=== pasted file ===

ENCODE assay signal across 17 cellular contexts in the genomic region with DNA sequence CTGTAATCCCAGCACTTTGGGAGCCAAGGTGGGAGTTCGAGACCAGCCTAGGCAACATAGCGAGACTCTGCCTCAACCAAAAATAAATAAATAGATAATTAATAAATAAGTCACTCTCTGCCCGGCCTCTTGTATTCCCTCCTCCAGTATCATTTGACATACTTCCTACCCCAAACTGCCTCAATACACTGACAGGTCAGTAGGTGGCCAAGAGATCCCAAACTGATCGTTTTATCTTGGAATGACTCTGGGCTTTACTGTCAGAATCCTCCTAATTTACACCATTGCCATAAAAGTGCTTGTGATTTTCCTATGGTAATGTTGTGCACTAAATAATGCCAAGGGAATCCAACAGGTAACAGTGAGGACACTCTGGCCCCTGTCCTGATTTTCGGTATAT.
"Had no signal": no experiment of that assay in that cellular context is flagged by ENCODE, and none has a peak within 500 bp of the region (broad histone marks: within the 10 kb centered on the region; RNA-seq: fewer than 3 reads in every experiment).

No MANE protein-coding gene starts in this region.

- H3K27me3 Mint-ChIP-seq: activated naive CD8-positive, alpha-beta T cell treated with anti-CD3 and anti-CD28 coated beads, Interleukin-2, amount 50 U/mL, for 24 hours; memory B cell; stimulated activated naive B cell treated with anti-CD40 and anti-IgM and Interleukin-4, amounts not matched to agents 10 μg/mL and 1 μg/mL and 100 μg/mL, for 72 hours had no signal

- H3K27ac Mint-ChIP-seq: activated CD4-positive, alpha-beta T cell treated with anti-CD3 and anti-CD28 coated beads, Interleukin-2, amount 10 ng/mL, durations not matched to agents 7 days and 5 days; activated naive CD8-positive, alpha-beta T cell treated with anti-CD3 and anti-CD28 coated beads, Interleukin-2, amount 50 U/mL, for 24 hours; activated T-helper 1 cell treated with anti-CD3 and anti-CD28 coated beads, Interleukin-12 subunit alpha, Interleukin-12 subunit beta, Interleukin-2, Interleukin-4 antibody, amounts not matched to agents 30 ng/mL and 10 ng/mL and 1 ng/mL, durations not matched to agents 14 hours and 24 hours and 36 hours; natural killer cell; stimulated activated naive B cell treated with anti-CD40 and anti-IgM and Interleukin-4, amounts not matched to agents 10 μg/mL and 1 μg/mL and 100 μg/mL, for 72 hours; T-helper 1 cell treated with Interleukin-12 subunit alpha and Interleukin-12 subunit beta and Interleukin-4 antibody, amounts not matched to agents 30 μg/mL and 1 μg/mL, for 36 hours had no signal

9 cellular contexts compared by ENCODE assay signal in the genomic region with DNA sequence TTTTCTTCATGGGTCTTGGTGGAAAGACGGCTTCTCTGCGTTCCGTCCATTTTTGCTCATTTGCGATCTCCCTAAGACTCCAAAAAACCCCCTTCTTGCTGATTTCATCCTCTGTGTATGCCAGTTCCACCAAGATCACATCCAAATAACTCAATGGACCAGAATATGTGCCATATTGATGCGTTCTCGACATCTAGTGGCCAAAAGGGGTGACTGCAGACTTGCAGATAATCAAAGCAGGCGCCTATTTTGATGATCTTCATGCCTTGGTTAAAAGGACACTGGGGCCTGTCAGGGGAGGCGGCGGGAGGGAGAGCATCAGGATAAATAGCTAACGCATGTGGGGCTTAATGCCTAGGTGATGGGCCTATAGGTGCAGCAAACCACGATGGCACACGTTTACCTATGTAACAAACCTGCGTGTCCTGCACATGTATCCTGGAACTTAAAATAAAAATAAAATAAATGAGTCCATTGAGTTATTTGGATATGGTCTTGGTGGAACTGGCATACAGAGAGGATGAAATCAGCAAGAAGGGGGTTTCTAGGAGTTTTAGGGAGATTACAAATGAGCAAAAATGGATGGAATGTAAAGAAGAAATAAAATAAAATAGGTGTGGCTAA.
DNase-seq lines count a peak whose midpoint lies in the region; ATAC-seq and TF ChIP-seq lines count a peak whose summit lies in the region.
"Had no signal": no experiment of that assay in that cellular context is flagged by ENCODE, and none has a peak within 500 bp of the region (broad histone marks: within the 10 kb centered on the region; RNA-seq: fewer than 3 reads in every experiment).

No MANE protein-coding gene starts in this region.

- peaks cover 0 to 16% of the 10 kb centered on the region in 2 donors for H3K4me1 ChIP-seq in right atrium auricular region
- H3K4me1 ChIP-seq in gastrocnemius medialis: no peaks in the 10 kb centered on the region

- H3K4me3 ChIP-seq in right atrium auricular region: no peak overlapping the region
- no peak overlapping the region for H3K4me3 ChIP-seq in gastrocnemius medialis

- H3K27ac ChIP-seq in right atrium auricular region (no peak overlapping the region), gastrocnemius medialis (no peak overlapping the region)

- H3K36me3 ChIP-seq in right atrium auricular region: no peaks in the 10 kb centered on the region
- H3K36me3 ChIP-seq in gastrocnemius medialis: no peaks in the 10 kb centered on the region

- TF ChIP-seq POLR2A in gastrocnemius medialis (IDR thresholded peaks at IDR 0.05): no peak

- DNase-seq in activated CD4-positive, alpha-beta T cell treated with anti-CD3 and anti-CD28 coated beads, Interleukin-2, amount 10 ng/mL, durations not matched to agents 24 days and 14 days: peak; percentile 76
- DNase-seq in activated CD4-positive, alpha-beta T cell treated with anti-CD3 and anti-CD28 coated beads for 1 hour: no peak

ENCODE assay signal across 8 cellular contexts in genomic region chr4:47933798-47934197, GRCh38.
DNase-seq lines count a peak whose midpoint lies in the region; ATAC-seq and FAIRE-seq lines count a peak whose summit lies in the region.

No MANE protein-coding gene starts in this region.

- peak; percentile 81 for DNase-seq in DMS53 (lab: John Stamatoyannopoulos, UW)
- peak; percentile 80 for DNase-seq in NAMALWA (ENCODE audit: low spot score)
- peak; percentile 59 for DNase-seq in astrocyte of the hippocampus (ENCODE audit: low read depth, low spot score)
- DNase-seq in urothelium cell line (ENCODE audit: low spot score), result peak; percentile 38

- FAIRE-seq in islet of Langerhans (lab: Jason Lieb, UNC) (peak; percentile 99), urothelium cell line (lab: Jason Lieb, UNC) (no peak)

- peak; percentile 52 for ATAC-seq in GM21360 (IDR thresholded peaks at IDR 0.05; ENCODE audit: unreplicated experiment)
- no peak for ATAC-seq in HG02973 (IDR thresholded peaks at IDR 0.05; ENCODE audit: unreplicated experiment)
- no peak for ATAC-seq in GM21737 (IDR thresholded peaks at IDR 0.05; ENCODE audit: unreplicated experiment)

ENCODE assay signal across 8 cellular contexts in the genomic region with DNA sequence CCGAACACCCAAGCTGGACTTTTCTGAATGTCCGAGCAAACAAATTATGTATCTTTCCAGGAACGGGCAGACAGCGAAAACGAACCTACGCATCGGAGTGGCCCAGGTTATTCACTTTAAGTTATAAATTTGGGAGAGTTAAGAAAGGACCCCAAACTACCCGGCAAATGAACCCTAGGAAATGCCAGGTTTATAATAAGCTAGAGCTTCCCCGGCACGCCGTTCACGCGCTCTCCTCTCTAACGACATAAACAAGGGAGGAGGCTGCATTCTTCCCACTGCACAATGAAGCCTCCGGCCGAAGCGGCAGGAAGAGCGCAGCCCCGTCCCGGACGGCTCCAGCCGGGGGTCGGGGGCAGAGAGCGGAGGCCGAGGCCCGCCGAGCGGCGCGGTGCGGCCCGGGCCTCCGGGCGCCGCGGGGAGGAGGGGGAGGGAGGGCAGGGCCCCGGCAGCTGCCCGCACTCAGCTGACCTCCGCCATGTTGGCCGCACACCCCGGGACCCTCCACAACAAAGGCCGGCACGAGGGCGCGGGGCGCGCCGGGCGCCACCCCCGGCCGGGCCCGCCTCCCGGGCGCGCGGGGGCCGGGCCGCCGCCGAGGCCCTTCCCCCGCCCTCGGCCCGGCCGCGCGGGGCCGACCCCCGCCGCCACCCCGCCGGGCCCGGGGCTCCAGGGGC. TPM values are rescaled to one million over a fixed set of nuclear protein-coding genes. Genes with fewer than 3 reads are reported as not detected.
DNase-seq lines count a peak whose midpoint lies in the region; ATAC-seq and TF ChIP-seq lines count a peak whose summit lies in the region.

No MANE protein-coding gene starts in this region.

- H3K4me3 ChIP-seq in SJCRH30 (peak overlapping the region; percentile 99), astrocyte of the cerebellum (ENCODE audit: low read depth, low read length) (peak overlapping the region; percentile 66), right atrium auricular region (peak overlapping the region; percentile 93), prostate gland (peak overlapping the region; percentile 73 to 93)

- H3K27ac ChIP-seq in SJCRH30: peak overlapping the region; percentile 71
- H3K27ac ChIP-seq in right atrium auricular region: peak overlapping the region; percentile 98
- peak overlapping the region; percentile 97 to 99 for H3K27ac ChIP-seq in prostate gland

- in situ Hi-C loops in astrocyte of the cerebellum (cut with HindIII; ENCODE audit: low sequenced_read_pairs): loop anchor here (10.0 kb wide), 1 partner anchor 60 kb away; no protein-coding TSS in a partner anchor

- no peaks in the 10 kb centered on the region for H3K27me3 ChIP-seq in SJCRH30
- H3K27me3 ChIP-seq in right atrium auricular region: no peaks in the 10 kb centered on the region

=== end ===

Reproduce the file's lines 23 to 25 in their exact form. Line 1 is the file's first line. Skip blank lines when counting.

- peak; percentile 81 for DNase-seq in DMS53 (lab: John Stamatoyannopoulos, UW)
- peak; percentile 80 for DNase-seq in NAMALWA (ENCODE audit: low spot score)
- peak; percentile 59 for DNase-seq in astrocyte of the hippocampus (ENCODE audit: low read depth, low spot score)